When we're not watching in horror as the kids consume inappropriate foods, Dan and I do actually try to work with the children in productive ways. Dan has been such a creative teacher this month. He's crafted various posters and dreamed up all kinds of games to teach the kids colors, shapes, animals, and songs. My favorite game is our version of "pin the tail on the donkey," which requires the kids to match certain shapes in their hand with shapes on the wall. It gets pretty funny when we spin the kids around and when we blindfold them. I also love the various dancing games--freeze dance is a favorite--that we break out after bathtime when the kids have way too much expendable energy. The limbo was also a favorite! And Shakira's "Waka Waka" never gets old. I now know all the words, thanks to little three-year-old Lita, who recited them for me, straight-faced and at a fast-forwarded speed, when I asked him to teach me. (He is also teaching me Xhosa. I know how to say "Don't hit!" and "Sit down!")

Though I'd like to think that we've taught the kids a lot this month, the truth is that they're really good at teaching themselves. And I've loved observing how much they can learn and process in such a short time. I never realized it would be so much fun to observe the youngest babies learn how to use their hands. When baby Moe learned that he could clap his hands, he was in heaven for the rest of the week.

I was amazed at how self-sufficient the kids are at their very young ages. Most of them feed themselves, dress themselves, teach themselves, and even train themselves--or each other--to use the bathroom (even though, as I noted, that doesn't always work out as planned....). And considering they have few things, if anything at all, that belong to them, they are relatively good at sharing. Actually, I've noticed they're better at sharing toys than they are at sharing an adult's attention. I suppose that makes sense given their struggles with "family." But even though they have their little moments of frustration and competition (inevitable when they are constantly surrounded by others), they are remarkably well-behaved, and they show so much love for each other. Whenever a child would get fall down or bang an elbow, the other kids would rally around and provide hugs and kisses. Some would even model our behavior of gently rubbing a child's back and saying "You're okay; you're okay." They are such lovely kids.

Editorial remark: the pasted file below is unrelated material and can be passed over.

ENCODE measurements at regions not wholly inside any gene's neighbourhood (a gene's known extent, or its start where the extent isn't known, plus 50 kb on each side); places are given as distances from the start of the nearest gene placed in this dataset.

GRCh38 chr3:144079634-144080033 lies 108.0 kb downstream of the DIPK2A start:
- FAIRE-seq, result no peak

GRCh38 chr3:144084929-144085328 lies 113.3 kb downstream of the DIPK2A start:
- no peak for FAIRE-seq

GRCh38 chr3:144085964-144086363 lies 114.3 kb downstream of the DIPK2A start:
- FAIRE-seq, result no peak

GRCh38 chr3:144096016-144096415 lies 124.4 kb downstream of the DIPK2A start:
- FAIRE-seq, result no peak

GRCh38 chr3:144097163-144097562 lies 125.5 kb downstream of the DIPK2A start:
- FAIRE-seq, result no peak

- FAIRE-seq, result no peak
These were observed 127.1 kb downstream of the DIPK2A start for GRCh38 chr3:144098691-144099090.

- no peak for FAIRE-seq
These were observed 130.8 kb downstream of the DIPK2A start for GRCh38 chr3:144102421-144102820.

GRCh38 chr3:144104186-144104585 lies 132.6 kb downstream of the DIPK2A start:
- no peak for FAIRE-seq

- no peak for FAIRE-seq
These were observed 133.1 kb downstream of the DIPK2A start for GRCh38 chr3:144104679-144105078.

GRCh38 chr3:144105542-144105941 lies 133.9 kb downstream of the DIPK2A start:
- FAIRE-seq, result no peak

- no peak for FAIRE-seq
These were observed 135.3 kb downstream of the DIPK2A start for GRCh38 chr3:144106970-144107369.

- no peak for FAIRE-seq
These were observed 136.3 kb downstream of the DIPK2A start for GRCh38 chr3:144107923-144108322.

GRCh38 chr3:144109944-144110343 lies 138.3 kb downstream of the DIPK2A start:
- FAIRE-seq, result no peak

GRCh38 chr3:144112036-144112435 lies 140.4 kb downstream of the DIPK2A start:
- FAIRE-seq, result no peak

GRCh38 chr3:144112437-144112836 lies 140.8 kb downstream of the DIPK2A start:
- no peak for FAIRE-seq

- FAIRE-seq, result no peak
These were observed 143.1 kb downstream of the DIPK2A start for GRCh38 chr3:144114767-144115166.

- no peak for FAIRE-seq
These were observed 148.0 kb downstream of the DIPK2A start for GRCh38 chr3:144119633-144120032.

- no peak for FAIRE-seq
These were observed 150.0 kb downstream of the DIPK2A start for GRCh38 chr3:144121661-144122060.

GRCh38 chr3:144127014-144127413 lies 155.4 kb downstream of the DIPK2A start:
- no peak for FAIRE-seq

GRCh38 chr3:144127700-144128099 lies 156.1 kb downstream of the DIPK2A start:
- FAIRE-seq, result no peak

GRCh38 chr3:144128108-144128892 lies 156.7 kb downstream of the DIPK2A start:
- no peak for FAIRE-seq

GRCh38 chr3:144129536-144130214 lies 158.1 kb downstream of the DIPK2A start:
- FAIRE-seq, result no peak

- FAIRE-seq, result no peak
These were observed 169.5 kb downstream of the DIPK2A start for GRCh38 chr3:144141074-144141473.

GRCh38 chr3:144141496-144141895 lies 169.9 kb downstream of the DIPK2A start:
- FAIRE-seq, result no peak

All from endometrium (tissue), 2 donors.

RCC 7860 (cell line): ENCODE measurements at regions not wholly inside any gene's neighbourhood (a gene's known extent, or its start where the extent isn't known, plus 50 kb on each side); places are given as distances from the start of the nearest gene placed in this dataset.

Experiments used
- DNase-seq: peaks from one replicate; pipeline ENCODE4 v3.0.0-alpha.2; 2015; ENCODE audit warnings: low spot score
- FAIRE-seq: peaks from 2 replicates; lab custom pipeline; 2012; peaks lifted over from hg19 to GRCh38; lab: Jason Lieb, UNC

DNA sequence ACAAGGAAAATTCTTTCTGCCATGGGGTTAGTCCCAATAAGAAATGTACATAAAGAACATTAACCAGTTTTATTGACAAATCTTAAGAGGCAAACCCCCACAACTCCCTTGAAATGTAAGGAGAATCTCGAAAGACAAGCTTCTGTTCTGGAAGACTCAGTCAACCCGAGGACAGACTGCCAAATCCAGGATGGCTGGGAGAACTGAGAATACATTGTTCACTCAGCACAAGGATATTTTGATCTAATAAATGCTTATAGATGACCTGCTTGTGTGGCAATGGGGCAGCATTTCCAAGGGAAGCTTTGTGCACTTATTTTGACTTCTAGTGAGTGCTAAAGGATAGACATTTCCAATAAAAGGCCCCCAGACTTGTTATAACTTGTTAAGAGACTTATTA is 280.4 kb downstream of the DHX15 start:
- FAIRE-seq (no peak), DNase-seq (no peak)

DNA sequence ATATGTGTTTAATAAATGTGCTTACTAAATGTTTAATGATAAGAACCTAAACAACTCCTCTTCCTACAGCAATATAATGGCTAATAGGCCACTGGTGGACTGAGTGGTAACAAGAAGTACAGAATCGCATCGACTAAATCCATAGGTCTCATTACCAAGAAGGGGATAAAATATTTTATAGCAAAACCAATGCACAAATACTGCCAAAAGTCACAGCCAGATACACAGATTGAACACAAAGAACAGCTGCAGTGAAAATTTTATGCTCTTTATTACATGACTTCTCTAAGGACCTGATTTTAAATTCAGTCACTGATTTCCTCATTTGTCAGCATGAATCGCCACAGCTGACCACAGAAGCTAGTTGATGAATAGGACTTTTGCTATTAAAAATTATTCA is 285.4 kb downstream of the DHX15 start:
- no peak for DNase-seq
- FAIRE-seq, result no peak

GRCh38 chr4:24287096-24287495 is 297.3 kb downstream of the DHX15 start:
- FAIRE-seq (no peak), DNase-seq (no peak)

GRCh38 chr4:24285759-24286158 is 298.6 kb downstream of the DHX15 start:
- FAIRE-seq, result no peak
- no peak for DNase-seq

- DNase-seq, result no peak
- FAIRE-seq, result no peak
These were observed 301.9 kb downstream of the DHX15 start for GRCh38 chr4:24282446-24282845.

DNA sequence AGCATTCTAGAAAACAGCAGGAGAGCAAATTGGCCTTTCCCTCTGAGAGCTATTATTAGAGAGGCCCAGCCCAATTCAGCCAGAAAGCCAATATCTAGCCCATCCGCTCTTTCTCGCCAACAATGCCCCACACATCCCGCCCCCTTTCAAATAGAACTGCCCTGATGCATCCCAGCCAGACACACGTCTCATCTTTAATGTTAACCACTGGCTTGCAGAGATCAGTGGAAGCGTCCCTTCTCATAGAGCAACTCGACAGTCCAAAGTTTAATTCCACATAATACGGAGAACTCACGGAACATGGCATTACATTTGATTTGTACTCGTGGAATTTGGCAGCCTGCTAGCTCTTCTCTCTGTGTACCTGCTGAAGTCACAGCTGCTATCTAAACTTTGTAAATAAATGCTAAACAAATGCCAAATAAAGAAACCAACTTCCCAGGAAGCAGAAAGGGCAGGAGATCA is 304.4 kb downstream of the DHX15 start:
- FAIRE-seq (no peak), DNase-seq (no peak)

Dan and I wonder about how life will likely get harder for these kids as they age. The babies don't know much about how their situation differs from that of anyone else in the world, but the older kids know what life is like outside of Khayelitsha. They understand what they don't have.

Still, I've realized that these children are some of the lucky ones. I came here with all kinds of ideas and feelings about an "orphanage," and these notions have shifted in the past month. Though the home doesn't provide the kids with a traditional family, it does give them a safe and comfortable place to live, hearty meals, an education, and a group of friends. It also shows them love. Many of the other kids in Khayelitsha don't have these basic necessities for a good life. 

The best days are those when the older kids stop by the baby house to dance and sing. Their tunes blend with the ones that we hear outside our window. Maybe tomorrow we'll get to listen to all of their voices floating up from the small buildings and into the evening sky.
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Comments

barb on

your pictures are stunning; the children are beautiful and their stories compelling. Hoping they will get care throughout their time at the children's home that makes them smile as they do here... xoxo

dad on

the pix of the kids make me want to cry and smile. You are clearly loved and making a wonderful impression on them. But what happens to them after you leave......is there a way for you to send them these pictures a few weeks/months from now? When they will still remember you. Or for that matter, is there a way for you to keep track of their whereabouts and wellbeing a year from now....5 years from now? oxox.

Alain Sykes on

Ummm...did you seriously faint? Dude.

Kate on

They're such great kids! We spoke today with the home's founder and asked to be on the newsletter for general updates on the children. Child protection laws won't permit us to receive updates on individual kids--nor can we get in touch with specific kids. But we made each of them a photo album, which we passed on to the social worker. She'll make sure to give the albums to the kids when they move on.

Alain, I hit the floor like a ton of bricks! And that was after sleeping for three days straight. The doctor said that climbing Kili had seriously dehydrated me....

Becca on

Hi, i just came across your blog and i'm soooo glad i did! i worked at the orphanage from january to march, really lovely to hear the update on the kids, i hope they're all ok!! please give lethemba a big hug and a kiss from me i miss him so much!! your trip sounds amazing, hope you're having fun! xx

Sarah on

Hi! I was there with Becca from February to March and I loved reading this entry! I miss the babies so much especially Gift! Your description of him was dead on. I am glad you two had such a wonderful time...I know I will never forget it.